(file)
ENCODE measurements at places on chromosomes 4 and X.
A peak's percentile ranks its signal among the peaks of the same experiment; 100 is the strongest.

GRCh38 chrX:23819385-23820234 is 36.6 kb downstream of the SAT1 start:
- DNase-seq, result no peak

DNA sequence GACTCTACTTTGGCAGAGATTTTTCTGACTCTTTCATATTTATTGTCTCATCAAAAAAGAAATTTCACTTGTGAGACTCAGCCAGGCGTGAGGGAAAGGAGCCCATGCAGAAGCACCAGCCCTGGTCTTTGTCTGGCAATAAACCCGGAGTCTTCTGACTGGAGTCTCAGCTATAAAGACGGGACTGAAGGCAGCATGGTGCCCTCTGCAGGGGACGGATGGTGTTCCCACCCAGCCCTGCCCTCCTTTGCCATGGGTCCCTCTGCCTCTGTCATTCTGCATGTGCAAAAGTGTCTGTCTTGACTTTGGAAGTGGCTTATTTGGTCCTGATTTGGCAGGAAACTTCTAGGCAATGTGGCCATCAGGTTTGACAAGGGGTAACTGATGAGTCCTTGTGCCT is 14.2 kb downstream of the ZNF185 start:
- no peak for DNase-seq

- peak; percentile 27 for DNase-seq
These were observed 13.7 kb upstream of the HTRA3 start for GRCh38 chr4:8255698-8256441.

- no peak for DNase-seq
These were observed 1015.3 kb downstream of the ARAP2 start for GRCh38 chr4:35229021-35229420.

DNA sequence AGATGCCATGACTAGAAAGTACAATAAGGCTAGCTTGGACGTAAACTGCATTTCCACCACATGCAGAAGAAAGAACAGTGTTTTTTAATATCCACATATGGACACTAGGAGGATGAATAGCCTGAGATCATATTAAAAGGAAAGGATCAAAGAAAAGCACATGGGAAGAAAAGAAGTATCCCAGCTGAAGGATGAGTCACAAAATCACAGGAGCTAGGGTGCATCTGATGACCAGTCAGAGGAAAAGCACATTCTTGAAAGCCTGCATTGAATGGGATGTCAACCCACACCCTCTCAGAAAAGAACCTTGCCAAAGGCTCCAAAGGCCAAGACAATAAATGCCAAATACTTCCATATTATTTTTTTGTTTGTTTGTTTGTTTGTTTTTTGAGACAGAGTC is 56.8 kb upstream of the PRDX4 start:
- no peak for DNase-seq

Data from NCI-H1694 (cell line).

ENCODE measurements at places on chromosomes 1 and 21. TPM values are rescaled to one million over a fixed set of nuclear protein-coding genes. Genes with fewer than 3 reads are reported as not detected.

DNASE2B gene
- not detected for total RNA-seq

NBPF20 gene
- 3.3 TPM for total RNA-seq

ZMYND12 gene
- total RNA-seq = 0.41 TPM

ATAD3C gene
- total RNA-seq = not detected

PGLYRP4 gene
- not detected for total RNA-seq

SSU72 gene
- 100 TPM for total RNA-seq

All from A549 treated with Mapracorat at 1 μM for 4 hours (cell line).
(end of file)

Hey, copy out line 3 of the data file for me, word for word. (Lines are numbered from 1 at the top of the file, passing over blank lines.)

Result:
GRCh38 chrX:23819385-23820234 is 36.6 kb downstream of the SAT1 start: